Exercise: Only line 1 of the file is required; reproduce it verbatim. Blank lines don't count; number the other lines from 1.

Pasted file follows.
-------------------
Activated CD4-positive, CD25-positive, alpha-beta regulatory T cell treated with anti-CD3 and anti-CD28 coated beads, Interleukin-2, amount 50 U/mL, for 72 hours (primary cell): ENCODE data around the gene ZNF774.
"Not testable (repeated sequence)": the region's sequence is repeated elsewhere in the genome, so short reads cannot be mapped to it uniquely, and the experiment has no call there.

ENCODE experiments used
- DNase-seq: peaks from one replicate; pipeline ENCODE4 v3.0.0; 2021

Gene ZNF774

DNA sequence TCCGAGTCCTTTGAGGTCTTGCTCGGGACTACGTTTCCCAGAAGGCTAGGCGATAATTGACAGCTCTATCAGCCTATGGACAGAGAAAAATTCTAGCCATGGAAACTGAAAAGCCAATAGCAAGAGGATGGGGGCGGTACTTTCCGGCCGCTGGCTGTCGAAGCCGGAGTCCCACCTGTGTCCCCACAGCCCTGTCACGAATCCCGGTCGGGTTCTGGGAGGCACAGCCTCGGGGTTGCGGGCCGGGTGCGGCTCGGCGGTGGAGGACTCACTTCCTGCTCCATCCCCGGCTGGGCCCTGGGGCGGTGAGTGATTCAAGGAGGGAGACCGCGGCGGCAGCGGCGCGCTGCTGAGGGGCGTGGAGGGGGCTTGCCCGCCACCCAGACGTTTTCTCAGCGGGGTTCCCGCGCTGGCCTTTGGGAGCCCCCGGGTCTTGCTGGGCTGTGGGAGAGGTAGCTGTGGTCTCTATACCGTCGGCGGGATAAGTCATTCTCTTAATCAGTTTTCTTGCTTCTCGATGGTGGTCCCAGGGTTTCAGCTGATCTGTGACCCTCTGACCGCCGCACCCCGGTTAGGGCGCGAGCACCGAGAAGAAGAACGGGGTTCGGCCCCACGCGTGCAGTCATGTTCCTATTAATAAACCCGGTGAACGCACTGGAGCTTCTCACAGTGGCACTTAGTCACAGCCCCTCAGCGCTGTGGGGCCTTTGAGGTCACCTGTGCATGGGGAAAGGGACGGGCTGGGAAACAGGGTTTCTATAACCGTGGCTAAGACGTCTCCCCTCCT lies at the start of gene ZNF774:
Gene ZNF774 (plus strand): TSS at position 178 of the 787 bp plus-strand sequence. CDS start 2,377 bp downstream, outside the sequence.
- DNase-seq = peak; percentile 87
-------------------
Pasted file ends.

Activated CD4-positive, CD25-positive, alpha-beta regulatory T cell treated with anti-CD3 and anti-CD28 coated beads, Interleukin-2, amount 50 U/mL, for 72 hours (primary cell): ENCODE data around the gene ZNF774.